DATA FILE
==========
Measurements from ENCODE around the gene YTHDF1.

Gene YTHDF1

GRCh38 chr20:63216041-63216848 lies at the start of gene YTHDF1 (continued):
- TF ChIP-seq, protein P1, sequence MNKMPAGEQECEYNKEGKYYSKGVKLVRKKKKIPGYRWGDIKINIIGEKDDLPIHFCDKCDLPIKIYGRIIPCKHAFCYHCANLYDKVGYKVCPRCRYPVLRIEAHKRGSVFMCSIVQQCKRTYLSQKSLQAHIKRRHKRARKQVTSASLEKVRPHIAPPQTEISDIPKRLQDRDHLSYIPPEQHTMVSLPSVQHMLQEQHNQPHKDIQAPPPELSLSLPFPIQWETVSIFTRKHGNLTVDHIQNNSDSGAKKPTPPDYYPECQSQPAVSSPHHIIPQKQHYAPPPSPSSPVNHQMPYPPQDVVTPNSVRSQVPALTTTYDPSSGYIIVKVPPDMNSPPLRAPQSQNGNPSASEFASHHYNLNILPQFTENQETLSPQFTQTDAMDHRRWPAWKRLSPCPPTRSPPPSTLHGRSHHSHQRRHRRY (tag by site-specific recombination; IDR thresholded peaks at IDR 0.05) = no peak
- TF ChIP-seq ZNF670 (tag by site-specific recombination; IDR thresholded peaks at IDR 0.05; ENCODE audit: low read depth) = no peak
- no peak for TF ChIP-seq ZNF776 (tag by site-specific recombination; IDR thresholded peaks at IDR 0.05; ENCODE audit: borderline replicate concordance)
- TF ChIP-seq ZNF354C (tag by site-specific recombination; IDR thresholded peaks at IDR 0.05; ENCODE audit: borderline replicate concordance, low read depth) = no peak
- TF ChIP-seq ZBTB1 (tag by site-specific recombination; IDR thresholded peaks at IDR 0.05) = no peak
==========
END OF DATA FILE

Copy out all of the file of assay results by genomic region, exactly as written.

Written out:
Measurements from ENCODE around the gene YTHDF1.

Gene YTHDF1

GRCh38 chr20:63216041-63216848 lies at the start of gene YTHDF1 (continued):
- TF ChIP-seq, protein P1, sequence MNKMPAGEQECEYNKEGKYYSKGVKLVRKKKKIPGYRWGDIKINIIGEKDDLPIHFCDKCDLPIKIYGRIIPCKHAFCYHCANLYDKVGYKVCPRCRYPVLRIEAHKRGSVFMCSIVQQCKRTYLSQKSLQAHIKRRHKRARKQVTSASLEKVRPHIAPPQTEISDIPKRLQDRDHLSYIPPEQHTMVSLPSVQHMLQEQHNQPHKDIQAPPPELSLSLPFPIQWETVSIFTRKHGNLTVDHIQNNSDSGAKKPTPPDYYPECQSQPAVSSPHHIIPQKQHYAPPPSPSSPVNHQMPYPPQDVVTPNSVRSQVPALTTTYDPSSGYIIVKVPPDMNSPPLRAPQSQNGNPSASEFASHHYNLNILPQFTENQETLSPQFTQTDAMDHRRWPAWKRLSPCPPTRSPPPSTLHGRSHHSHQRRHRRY (tag by site-specific recombination; IDR thresholded peaks at IDR 0.05) = no peak
- TF ChIP-seq ZNF670 (tag by site-specific recombination; IDR thresholded peaks at IDR 0.05; ENCODE audit: low read depth) = no peak
- no peak for TF ChIP-seq ZNF776 (tag by site-specific recombination; IDR thresholded peaks at IDR 0.05; ENCODE audit: borderline replicate concordance)
- TF ChIP-seq ZNF354C (tag by site-specific recombination; IDR thresholded peaks at IDR 0.05; ENCODE audit: borderline replicate concordance, low read depth) = no peak
- TF ChIP-seq ZBTB1 (tag by site-specific recombination; IDR thresholded peaks at IDR 0.05) = no peak